You’re reading the latest issue of The Edge, a weekly newsletter by Goldie Blumenstyk. Sign up here to get her insights on the people, trends, and ideas that are reshaping higher education.

I’m Goldie Blumenstyk, a senior writer at The Chronicle of Higher Education, covering innovation in and around academe. I’m back from some time off. Hope you all enjoyed your holidays, too. Here’s what I’m thinking about this week.

Why isn’t it a no-brainer to embed ‘certifications’ into bachelor’s degrees?

At community colleges, the idea of students earning industry and professional certifications as they pursue their education is often standard operating procedure. At four-year colleges, not so much.

This is true even though recent research suggests that liberal-arts graduates can improve their job prospects considerably if they graduate with even one or two industry-specific skills along with their degree. So when I heard about a new project to encourage more bachelor’s-level institutions to embed certifications into their curricula, of course I was interested. I became even more interested — and little perplexed — when I learned from the project organizers that the college folks from the liberal arts seemed the most resistant to the idea.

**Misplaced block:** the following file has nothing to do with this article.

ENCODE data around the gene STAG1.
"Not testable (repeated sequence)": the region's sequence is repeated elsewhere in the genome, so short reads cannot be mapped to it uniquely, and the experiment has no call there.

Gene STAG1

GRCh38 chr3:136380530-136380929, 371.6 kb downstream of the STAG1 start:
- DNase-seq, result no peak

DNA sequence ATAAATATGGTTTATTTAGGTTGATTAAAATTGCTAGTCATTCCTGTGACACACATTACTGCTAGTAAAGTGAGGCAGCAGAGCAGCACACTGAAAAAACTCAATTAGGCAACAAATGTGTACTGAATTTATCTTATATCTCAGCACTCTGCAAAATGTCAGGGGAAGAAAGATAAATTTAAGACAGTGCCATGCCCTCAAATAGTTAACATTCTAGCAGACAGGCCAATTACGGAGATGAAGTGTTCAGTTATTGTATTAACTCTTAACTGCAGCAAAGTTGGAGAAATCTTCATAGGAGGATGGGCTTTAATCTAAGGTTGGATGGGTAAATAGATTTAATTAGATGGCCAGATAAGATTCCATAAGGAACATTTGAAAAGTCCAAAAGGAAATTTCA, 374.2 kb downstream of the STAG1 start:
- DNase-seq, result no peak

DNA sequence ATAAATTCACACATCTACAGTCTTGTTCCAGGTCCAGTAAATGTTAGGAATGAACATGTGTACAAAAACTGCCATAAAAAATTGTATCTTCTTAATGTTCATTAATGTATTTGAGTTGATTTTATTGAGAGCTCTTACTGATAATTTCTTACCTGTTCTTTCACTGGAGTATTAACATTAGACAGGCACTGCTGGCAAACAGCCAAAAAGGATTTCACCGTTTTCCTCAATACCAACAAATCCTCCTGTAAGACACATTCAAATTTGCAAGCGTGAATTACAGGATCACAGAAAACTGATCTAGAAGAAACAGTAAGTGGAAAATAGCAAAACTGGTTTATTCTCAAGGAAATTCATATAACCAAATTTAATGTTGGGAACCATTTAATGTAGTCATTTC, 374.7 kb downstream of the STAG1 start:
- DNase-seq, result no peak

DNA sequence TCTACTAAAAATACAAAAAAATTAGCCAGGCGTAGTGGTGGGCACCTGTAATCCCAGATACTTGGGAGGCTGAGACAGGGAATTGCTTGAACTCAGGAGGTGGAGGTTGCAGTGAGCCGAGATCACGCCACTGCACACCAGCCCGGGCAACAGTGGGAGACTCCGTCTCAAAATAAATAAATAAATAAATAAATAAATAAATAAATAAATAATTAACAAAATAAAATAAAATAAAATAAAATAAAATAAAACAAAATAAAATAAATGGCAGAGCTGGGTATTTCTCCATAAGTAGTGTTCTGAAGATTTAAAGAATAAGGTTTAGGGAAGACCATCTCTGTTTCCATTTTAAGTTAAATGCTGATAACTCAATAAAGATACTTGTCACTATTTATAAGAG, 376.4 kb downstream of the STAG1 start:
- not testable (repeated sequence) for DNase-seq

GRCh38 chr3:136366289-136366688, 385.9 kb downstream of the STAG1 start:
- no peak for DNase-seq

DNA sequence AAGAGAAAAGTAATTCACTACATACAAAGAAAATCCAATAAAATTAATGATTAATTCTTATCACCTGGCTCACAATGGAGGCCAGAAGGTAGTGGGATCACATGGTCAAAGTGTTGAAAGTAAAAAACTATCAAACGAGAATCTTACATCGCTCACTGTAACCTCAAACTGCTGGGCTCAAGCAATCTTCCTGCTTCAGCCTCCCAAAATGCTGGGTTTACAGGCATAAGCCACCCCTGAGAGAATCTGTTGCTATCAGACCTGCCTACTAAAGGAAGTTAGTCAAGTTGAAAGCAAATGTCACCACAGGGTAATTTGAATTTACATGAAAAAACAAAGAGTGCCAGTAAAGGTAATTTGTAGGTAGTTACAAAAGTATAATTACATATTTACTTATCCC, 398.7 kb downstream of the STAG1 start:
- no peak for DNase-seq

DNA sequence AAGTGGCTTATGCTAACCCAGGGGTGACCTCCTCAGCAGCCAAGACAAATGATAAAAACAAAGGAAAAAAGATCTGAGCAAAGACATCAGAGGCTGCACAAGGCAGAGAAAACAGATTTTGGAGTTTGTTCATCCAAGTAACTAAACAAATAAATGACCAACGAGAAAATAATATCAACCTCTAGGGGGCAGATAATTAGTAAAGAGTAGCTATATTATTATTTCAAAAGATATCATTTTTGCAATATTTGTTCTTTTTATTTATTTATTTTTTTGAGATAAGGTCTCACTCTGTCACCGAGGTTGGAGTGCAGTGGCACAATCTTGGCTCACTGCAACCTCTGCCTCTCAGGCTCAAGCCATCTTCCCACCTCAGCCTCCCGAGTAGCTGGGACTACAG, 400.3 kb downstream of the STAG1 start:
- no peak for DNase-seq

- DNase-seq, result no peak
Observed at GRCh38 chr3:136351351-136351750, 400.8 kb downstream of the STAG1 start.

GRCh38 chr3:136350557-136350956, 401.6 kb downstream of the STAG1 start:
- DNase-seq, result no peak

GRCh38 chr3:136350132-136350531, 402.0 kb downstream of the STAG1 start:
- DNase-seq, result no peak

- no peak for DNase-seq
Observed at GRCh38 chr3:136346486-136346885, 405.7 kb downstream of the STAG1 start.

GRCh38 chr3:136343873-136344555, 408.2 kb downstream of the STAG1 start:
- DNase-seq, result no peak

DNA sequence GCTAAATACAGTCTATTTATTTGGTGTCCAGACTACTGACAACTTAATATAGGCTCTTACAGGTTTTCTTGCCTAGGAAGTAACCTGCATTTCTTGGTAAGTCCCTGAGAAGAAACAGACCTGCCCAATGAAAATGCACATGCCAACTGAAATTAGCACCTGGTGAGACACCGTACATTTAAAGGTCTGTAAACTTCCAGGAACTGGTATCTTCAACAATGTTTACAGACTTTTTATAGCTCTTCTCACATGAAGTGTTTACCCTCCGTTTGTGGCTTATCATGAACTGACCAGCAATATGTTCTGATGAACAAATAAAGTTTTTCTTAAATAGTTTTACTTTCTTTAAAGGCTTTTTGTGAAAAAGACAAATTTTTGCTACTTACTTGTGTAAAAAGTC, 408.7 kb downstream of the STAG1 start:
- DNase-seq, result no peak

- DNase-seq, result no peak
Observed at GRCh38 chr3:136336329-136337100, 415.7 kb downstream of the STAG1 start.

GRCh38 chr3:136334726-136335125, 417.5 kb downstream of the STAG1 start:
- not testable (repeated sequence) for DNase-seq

The project involves three higher-ed groups (the Association of Public and Land-Grant Universities, the Coalition of Urban Serving Universities, and Upcea, which represents leaders in professional, continuing, and online education) and a five-year-old organization called Workcred, which promotes the use of quality credentials by educators and employers, and is backed by $320,000 from the Lumina Foundation. And it reflects Workcred’s vision for how the bachelor’s degree should be reimagined, with academics, work-based learning, and an industry-recognized credential all part of the package. “Those three components,” Roy Swift, the executive director of Workcred, told me, “will become the quality degree of the future.”

I’m not 100-percent sold on that vision. But I can see the logic of it. And apparently, based on some of the initial meetings between certification groups and college representatives from the health-care and cybersecurity disciplines, so do many of the colleges. (Folks representing manufacturing will meet next week, and those in retail and hospitality will be gathering in March.)